- In Jordan, women’s access to justice plays an integral part in reducing gender-based violence (GBV) and in enhancing women’s legal empowerment. UN Women helps to increase the capacity of the Jordanian justice sector, through trainings, guidelines and peer-to-peer exchanges, in order to better deal with cases of GBV.
- In Myanmar, customary practices lead the women to disregard legal issues or drop cases especially regarding domestic violence or sexual abuses because of discriminatory norms and the negatives social impacts for women who pursue redress due to believes that consider that these women lost their dignity. UN Women and Justice Base have undertaken research into Women’s Access to Justice in the Plural Legal Systems of Myanmar. Read more.
Take action this Orange Day!
- Wear orange on October 25th to show your support for access to justice and peaceful societies for sustainable development for women and girls. Share your orange photos @SayNo_UNiTE.
- Host an on or offline discussion to explore the barriers that exist in your country for survivors of violence against women. Invite legal specialist to participate.
- Find out what legal measures exist to prevent and eliminate violence against women and girls in your country on the Global Database on Violence against Women
- Women, Business and the Law 2016: Getting to Equal
Women, Business and the Law measures how laws, regulations, and institutions differentiate between women and men in ways that may affect women’s incentives or capacity to work or to set up and operate a business. Protecting women from violence has been a data focus area of this year’s edition. The indicator examines laws on domestic violence against women and the existence and scope of laws on sexual harassment. The data for this edition expands coverage to whether women are protected from marital rape, what the legal age of marriage is for boys and girls, and whether protection orders can be authorized.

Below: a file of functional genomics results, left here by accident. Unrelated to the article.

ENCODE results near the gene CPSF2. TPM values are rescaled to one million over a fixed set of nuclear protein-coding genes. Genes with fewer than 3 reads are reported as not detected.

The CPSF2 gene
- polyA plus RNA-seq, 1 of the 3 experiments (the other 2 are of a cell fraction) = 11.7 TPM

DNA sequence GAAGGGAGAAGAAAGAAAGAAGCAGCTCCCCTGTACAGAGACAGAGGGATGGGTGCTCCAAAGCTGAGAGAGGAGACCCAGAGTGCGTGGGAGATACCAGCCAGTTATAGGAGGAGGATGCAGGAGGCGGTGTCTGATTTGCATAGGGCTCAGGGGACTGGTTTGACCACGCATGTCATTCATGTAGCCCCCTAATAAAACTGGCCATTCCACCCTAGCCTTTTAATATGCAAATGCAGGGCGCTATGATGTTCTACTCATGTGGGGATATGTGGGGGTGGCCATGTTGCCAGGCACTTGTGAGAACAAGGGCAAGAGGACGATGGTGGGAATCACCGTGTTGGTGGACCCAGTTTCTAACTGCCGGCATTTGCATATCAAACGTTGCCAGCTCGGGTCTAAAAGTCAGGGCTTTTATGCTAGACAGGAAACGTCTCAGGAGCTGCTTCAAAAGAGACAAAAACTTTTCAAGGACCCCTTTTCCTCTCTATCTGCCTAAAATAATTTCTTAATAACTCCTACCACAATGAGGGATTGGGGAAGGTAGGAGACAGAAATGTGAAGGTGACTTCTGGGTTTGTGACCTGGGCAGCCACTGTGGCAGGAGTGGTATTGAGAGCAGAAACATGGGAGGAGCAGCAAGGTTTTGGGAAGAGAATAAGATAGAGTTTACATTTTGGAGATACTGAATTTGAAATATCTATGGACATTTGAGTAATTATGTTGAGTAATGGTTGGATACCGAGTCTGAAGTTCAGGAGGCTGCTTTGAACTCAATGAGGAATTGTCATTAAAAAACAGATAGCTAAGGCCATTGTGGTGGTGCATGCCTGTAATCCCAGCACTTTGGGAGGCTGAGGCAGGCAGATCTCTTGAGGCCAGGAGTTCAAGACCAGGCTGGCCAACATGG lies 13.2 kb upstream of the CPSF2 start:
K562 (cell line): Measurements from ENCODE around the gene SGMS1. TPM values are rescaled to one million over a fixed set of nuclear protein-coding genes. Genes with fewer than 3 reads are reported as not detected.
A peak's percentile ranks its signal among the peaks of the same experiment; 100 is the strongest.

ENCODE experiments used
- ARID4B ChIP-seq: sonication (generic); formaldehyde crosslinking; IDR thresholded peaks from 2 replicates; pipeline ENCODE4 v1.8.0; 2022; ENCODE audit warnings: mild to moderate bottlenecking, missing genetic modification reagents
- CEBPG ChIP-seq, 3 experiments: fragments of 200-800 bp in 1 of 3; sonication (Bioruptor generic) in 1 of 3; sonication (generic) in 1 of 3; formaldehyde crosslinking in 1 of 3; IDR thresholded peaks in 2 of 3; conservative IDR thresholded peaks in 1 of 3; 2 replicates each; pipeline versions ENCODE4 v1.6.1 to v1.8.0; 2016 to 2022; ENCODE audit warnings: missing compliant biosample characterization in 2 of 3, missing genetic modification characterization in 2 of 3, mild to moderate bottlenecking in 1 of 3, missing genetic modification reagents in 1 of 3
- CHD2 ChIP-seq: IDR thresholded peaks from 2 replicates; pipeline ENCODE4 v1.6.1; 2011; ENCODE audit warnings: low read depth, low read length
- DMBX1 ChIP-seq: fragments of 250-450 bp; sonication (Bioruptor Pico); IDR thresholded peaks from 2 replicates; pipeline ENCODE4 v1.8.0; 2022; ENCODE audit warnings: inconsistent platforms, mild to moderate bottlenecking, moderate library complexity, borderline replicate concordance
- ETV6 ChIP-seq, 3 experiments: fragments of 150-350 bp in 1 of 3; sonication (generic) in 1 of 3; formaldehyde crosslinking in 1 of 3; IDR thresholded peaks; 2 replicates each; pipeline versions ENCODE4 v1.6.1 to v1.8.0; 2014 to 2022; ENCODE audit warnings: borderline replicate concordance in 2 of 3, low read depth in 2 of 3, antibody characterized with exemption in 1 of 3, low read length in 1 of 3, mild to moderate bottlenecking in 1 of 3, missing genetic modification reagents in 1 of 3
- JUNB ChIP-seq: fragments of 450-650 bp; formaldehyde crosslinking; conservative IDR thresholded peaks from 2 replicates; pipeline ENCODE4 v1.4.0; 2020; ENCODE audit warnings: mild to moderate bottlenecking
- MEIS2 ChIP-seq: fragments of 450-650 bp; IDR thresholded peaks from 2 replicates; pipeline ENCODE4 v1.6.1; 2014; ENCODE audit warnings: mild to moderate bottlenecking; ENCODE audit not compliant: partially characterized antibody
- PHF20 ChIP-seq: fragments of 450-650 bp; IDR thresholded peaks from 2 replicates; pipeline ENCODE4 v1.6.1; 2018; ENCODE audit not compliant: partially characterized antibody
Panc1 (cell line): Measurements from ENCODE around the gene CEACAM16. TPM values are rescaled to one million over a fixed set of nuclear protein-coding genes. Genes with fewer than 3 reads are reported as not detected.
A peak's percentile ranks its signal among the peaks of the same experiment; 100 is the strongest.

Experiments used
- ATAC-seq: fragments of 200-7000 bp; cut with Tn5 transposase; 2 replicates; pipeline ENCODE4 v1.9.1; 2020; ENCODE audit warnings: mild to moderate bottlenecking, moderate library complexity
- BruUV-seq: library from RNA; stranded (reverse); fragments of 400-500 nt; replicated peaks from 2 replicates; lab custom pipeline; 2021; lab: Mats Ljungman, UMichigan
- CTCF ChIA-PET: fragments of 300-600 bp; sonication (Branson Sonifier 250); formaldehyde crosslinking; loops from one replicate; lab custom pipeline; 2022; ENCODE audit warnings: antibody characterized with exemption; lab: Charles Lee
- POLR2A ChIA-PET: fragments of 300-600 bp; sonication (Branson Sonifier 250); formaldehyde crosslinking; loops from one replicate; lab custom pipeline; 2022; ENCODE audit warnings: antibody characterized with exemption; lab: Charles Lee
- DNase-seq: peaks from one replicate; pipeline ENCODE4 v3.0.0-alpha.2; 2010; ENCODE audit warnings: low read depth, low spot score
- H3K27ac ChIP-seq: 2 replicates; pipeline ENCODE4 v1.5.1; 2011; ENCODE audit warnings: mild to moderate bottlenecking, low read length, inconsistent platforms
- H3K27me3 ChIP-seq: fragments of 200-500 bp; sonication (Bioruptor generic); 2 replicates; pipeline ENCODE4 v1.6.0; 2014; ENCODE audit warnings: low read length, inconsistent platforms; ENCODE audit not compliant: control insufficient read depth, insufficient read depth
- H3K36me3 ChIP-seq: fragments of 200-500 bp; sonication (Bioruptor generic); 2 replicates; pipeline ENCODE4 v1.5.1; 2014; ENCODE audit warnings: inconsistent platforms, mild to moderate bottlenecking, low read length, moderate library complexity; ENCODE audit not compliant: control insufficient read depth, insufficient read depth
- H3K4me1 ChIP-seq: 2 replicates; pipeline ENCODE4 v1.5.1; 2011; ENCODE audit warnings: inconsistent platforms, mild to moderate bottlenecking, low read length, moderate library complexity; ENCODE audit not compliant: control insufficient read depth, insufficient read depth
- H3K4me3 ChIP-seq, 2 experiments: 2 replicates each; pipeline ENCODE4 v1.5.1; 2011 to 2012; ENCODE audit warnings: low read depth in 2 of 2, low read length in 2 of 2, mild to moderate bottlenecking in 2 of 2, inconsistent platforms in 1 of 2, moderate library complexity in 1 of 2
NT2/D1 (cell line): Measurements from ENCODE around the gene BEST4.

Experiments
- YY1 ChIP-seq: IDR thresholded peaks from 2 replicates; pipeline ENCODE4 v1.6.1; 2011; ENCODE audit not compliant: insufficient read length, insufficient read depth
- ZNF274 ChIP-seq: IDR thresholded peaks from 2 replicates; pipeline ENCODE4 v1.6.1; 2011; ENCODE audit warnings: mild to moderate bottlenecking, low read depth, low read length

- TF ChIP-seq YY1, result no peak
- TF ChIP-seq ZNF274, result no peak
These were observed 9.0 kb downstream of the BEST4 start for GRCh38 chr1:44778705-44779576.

- The International Commission of Jurists has developed a manual for practitioners on access to justice for survivors of gender-based violence which is designed to support legal practitioners and human rights defenders involved in pursuing cases of gender-based violence.
- The Council of Europe Convention on preventing and combating violence against women and domestic violence (aka the Istanbul Convention) is the first legally binding tool that obliges States to act against gender-specific and domestic violence. It provides comprehensive measures to combat all forms of violence against women and to protect all victims of domestic violence.
Social Media Messages
Learn how @UN_Women helps survivors of sexual violence in Kosovo to overcome trauma & seek justice: http://ow.ly/DRQN303ggP0 #OrangeDay
Do domestic violence laws exist in your country? What range of protection do they provide? Find out here: http://wbl.worldbank.org #OrangeDay
It's #OrangeDay! Wear orange & say NO to violence against women & girls http://bit.ly/1fXiNmW @SayNO_UNiTE
This #OrangeDay, find out more how #VAW and access to justice are linked: http://bit.ly/1fXiNmW @SayNO_UNiTE
This #OrangeDay focuses on #globalgoals to access to justice http://bit.ly/1fXiNmW @SayNO_UNiTE women subjected to violence
During the armed conflict of 1998 to 1999 in Kosovo, an untold number of women experienced systematically organized sexual violence. Siobhan Hobbs, Gender Adviser with UN Women’s Project Office in Kosovo, is working on a programme with the National Council for Survivors of Sexual Violence, the government of Kosovo and survivors of conflict-related violence, to facilitate reparations for the survivors. Find out more.
In 2016, #UNITE is focusing on the implementation of the 2030 Agenda for Sustainable
Development as it relates to ending violence against women and girls. This month we take a
closer look at how violence against women and access to justice and violence against women and girls are linked. Learn more.
While States have the obligation to punish those who perpetrate violence against women, women who face violence often encounter numerous obstacles to accessing justice. Goal 16 of the 2030 Agenda for Sustainable Development aims to ensure equal access to justice for all. This #OrangeDay find out more about how access to justice and violence against women and girls are linked.